Reform? Not really.Those fine folks over that Economic Collapse blog fisk it pretty thoroughly, and it's worth a read.
But U.S. Senate Majority Leader Harry Reid is making this sound like this is some kind of history-changing legislation....Does anyone really expect the same people who wrote the laws that screwed up everything in the first place to do better now? When they are concurrently running investigations into what happened? Out here in fly-over country, we don't try to fix something until we know what broke. Just sayin...
"We’re cleaning up Wall Street."
Charles Geisst, professor of finance at Manhattan College recently had the following to say about this absolutely toothless bill....
Like health-care reform, this bill is being drawn up to grab headlines but its details betray it as nothing more than a slap on the wrist for Wall Street. It is true that Wall Street can commit grand theft and apparently get off with nothing more than community service.
The financial reform bill creates a new Bureau of Consumer Financial Protection at the Federal Reserve that is supposed to help prevent abusive lending by mortgage and credit card companies. (Wait a second - this bill gives the Federal Reserve more power? Who came up with that grand idea? Yeah, let's give the fox more power to guard the hen house. The truth is that the Federal Reserve is one of the core problems with our economic system)Oh, great. The Federal Reserve's whole reason for existence is supposed to be to prevent bubbles. Instead they have caused every bubble, every recession and depression since 1913.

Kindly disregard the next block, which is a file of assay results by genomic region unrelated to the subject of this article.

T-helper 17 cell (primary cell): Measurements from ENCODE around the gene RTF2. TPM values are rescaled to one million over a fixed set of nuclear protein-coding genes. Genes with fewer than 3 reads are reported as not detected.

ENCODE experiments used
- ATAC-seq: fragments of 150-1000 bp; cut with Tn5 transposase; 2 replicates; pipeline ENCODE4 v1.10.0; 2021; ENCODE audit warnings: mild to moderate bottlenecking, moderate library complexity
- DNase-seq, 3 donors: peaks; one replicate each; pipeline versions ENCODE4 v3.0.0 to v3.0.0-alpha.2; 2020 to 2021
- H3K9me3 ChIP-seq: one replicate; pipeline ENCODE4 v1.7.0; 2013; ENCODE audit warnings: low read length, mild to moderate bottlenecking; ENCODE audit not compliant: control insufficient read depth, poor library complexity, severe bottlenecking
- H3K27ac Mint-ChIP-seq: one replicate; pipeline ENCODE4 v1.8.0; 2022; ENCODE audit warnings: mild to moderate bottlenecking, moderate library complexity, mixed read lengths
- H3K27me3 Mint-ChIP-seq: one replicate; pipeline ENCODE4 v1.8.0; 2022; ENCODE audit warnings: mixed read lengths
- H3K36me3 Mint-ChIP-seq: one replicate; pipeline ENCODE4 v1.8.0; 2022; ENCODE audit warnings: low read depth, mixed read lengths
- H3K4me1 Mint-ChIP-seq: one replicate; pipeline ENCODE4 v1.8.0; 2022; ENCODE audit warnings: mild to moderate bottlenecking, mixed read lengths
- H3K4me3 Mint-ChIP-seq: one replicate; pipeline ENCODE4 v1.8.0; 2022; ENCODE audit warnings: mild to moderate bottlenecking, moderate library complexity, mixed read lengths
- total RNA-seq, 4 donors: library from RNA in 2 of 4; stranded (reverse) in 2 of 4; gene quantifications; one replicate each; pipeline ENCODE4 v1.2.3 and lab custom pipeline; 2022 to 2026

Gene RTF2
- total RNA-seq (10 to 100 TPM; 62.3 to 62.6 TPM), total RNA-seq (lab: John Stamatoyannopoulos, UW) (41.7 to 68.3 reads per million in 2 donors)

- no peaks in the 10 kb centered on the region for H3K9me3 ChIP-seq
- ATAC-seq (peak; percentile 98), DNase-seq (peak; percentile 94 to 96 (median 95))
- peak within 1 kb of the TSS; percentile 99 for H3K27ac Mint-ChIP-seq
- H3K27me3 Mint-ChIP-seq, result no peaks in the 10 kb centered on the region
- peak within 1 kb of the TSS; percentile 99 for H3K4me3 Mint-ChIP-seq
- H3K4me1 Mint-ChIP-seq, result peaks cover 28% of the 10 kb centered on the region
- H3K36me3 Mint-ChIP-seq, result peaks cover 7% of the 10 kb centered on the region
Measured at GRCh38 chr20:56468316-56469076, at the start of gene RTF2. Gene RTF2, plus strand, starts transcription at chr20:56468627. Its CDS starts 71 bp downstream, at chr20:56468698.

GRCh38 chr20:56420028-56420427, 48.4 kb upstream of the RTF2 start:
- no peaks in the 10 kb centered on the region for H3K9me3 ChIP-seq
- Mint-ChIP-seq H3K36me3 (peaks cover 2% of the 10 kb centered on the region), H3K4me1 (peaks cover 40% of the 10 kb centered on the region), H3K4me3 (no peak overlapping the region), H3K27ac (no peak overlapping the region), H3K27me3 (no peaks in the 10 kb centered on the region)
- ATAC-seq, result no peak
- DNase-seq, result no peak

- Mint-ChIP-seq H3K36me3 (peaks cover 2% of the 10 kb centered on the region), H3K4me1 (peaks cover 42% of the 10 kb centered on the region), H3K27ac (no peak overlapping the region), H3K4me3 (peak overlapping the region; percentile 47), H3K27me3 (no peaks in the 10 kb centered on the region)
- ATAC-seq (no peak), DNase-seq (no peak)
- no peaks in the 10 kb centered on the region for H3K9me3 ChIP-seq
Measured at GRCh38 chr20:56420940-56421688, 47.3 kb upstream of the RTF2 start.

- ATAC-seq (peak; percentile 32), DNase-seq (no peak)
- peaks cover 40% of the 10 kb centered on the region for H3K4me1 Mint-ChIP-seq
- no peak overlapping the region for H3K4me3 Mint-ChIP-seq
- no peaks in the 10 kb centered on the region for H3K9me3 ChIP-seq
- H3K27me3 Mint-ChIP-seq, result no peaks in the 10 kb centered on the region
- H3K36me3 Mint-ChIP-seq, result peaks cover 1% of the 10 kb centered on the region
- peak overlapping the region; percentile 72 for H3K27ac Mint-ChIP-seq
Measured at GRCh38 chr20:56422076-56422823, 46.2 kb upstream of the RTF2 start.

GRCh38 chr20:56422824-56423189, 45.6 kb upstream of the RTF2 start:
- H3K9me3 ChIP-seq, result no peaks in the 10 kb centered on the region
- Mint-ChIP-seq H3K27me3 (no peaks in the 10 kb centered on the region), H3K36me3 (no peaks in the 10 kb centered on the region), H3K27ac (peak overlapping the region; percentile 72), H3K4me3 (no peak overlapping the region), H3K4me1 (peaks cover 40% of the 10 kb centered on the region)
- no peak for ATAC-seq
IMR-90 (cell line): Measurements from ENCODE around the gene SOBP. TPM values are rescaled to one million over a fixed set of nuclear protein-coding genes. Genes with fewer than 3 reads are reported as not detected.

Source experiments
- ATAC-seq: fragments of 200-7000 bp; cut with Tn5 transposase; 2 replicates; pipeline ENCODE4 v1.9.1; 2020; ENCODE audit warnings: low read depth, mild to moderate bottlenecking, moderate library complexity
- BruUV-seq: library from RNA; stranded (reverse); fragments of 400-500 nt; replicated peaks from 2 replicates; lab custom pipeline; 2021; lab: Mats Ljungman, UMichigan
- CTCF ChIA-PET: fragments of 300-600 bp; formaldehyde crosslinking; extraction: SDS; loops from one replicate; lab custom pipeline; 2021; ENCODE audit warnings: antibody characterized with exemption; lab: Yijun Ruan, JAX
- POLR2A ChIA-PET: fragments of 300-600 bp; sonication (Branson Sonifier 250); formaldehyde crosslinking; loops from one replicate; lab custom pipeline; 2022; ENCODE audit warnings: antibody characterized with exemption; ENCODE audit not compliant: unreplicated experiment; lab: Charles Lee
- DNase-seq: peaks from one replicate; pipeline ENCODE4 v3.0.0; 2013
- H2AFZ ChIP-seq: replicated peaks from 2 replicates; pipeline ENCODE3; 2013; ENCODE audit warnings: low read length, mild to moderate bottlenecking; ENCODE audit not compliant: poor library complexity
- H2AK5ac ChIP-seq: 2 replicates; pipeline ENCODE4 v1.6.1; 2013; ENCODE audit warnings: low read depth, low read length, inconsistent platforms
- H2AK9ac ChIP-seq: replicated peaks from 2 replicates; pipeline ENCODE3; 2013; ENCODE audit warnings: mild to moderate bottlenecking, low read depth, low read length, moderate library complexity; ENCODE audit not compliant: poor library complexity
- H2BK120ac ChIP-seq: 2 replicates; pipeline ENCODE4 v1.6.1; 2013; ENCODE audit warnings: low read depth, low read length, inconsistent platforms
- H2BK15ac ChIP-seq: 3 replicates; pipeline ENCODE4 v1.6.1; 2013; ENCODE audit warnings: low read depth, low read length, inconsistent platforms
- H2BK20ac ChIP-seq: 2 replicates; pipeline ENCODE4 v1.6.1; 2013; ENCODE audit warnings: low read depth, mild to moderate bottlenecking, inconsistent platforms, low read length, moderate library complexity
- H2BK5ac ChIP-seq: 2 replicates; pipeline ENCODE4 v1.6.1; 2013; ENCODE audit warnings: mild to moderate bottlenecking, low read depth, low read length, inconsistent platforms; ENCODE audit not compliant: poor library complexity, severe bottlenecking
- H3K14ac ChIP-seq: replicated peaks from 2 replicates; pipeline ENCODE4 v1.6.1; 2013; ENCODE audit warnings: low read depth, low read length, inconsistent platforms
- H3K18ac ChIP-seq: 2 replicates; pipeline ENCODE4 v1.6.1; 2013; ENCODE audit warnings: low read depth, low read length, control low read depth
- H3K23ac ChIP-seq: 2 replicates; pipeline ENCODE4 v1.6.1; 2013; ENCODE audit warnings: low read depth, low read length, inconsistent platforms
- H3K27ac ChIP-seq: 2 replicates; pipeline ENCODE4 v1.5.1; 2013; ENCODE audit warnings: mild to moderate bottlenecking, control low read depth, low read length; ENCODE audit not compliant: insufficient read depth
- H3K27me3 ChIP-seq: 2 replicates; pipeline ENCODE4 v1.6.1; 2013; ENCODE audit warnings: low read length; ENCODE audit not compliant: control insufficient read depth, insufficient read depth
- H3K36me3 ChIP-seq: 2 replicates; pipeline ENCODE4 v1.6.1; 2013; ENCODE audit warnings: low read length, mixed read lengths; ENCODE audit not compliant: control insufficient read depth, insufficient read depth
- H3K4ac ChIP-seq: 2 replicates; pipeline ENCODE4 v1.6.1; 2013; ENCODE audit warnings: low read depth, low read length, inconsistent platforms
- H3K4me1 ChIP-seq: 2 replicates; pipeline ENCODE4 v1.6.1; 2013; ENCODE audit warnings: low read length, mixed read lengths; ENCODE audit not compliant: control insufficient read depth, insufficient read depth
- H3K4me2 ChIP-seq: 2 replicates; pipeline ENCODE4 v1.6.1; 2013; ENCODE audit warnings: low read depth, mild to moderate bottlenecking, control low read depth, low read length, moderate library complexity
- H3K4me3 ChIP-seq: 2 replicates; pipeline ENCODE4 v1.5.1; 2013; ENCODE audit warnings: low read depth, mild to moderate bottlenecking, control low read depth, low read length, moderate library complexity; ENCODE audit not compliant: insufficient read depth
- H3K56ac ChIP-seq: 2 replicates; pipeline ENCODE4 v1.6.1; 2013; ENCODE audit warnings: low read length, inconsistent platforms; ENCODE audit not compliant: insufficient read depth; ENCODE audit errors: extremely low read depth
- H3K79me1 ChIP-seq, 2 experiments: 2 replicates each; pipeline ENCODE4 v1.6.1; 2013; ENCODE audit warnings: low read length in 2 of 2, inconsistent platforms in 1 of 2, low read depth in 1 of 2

One professor quipped "the banks have won".
The financial reform bill does nothing about the horrific bubble in the derivatives market. Originally it was believed that some tough regulations were going to be imposed on derivatives trading, but the Wall Street lobbyists were all over those provisions like rabid dogs.
So now there is loophole after loophole in the bill and the "derivatives problem" still ominously hangs over Wall Street. Not that there is any way to fix it.
Nobody actually knows the true total value of all the derivatives in the world, but estimates place it at somewhere between 600 trillion dollars and 1.5 quadrillion dollars.
When the derivatives bubble pops, and it will, there won't be enough money in the entire world to fix it.
Also, the way I figure it, with health care at about 20% of the economy, the automobile sector, Fannie Mae and Freddie Mac holding virtually all of the mortgages in the country, the takeover of AIG (big insurance) and now the financial sector, I do believe this puts the government in direct or indirect control of over 60% of the economy.
Congratulations, you now live in a socialist country. All hail the collective. I, for one, welcome our insect overlords.
Wait. Wrong movie.
Finally, let me leave you with a fun fact, from this excellent column, The 50 Ugliest Things About the US eCONomy. Did you read that the US debt went over the $1 Trillion dollar line earlier this month?
#47) In fact, if you spent one million dollars every single day since the birth of Christ, you still would not have spent one trillion dollars by now.In an early college class in Physics, in the early days of calculators in class (really...) we calculated the number of seconds in a year. It's a handy number to know, and is within 1% of pi *10,000,000. Call it 31,540,000 seconds in a year. That means if you sat at a window throwing out a dollar bill every second of every day, 24/7/365, you would only throw out $31.54 million dollars. At that rate, it would take you over 31,700 years to throw out a Trillion dollars.